I finished part 1 of this series by questioning why it was so hard for mothers to re-enter the workforce after taking time off to care for their young children. The previous post wasn’t strictly about daycare but the undervaluation of a mother’s role and experiences is an important consideration when discussing the interactions between women, daycare and the workplace.
In the Globe & Mail article, http://www.theglobeandmail.com/globe-investor/personal-finance/household-finances/the-daycare-tipping-point/article4465673/?service=mobile
I am quoted saying:
“Right now, I will be paying more in child care than I will make at work part-time, but I will keep my job, my benefits and my continuity of employment. The money that it is costing me to go back to work, I see it as an investment in my career.”
Continue reading “Work, daycare and the absence of both Pt 2”
I was privileged to be interviewed for a Globe & Mail piece on childcare. You can find the piece here. When Roma Luciw interviewed me, we were pulling into Rivière-du-Loup Qc after 10 hours on the road. I wasn’t sure what the article would be about but I hoped that I sounded sane. The daycare tipping point, or the decision to stay home or go to work from a daycare cost perspective:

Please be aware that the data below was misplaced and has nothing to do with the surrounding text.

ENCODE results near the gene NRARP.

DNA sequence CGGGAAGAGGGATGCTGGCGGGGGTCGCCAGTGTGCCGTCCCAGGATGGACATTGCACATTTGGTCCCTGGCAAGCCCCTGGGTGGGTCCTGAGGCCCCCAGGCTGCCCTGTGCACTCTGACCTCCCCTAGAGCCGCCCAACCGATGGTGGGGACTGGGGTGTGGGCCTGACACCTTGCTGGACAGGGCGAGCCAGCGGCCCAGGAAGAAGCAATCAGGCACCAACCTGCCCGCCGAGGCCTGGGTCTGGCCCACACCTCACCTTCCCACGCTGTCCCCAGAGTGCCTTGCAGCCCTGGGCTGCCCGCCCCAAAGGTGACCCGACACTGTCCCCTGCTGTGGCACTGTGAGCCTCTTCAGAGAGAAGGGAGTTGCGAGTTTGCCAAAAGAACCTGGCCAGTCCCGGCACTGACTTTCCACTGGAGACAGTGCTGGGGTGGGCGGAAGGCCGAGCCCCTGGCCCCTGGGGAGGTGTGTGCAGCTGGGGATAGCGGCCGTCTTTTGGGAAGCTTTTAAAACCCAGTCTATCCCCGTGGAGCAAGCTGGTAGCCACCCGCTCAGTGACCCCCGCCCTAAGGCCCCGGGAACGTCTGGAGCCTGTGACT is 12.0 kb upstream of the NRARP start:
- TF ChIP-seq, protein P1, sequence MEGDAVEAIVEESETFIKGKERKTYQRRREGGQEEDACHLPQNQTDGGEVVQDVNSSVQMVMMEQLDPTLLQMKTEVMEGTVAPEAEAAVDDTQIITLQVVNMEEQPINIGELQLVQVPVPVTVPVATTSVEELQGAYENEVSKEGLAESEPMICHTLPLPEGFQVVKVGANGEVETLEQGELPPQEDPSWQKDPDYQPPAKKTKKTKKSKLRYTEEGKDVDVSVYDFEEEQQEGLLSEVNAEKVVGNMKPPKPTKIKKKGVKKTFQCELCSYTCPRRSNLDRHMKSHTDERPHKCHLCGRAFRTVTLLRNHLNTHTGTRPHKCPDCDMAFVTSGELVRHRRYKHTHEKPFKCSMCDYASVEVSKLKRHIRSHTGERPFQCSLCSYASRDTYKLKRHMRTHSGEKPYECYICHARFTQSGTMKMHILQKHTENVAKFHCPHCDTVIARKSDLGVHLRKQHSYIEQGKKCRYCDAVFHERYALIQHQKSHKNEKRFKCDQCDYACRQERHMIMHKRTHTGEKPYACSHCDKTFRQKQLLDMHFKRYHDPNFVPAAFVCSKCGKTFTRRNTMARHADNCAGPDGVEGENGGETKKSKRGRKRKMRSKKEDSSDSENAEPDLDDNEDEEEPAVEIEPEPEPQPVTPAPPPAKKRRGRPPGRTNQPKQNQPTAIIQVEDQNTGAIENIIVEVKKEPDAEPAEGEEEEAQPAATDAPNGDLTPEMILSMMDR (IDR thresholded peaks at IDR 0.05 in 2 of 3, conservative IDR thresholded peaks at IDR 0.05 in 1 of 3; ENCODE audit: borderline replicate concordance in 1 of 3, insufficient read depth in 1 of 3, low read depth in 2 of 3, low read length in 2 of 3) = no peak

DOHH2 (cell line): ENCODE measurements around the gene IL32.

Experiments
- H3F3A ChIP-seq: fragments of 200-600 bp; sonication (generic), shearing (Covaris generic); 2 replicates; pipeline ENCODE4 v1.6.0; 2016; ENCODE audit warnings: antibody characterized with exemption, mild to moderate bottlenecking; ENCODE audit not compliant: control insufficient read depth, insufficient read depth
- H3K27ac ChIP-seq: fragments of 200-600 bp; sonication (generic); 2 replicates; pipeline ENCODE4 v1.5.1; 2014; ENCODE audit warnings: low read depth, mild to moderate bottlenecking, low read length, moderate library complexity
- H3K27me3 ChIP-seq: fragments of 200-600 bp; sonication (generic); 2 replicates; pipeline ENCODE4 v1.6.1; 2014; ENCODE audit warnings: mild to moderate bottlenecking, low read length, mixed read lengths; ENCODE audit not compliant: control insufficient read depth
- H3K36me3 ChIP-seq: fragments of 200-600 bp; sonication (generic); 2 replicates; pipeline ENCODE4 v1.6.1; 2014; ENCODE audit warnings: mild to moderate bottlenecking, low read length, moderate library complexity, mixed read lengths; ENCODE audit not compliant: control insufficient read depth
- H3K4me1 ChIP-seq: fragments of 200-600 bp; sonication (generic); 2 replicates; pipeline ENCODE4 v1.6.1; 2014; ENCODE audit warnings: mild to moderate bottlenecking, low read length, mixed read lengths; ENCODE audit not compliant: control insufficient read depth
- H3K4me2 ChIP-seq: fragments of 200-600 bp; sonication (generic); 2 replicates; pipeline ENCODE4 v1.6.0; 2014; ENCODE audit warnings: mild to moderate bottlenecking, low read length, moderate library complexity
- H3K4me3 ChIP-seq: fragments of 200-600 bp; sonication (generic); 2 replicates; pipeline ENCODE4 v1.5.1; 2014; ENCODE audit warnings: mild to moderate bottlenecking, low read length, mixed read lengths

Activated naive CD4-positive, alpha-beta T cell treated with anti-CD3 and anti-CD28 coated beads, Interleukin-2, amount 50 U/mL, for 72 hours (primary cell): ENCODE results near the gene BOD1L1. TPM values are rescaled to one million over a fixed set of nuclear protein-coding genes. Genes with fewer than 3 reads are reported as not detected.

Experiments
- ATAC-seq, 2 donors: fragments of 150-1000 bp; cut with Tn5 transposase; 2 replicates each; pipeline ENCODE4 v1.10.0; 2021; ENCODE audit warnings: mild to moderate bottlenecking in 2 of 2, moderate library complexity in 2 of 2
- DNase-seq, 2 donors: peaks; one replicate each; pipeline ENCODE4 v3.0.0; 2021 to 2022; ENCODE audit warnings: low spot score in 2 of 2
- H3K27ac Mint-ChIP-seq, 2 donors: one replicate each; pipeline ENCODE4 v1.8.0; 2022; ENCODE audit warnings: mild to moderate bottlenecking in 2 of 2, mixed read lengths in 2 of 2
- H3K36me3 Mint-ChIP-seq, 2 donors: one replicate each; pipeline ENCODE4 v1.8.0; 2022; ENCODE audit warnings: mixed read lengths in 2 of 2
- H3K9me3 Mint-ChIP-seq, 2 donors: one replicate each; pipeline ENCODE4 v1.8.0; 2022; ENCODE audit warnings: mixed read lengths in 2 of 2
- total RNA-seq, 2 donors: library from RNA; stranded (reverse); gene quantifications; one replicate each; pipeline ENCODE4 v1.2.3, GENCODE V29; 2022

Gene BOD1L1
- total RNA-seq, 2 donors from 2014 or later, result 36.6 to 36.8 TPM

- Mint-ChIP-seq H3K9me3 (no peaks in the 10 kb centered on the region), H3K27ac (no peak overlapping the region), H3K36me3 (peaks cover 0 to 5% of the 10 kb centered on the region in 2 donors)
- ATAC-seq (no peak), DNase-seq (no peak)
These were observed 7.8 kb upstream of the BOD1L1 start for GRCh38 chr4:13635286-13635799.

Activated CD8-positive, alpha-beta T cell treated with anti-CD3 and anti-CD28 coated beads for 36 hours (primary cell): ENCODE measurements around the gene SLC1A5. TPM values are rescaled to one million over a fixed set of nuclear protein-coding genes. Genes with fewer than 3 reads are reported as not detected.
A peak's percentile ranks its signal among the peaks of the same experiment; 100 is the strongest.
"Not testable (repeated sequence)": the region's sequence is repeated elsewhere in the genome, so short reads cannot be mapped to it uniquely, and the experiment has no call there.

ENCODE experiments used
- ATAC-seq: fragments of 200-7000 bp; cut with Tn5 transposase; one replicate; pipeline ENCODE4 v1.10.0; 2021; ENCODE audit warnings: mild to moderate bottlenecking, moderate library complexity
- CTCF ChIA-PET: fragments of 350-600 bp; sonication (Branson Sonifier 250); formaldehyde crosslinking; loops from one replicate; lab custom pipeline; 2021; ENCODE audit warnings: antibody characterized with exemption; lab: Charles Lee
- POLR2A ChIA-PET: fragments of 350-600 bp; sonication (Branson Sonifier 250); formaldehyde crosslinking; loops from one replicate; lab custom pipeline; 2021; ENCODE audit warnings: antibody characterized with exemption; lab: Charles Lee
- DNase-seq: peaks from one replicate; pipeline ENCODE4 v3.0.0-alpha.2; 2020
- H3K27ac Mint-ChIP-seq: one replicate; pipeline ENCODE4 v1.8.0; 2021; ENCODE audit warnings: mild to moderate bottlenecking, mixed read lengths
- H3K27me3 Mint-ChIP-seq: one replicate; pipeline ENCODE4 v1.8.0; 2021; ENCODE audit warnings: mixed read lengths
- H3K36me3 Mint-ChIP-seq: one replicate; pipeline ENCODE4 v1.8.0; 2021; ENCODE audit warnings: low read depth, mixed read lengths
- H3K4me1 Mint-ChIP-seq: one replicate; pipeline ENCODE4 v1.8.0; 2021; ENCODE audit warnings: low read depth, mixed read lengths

When does it make sense to put your career on hold and look after the kids versus going back to work and forking out the money for child care?
It’s a directed look at childcare and I am always in support of more public discussion about women, family, children and society. But the decision to work for a pay cheque is rarely as one-dimensional as the piece’s angle. I propose this series of posts as a reflection on childcare beyond basic math. It’s not about assigning blame or responsibility where no blame is deserved or responsibility owed. It’s a reflection about how we can do better for our sake and for our children’s sake.
Continue reading “Reflection on daycare, work and the absence of both Pt1”
We’re in the Globe & Mail! Check it out:
The daycare tipping point by Roma Luciw.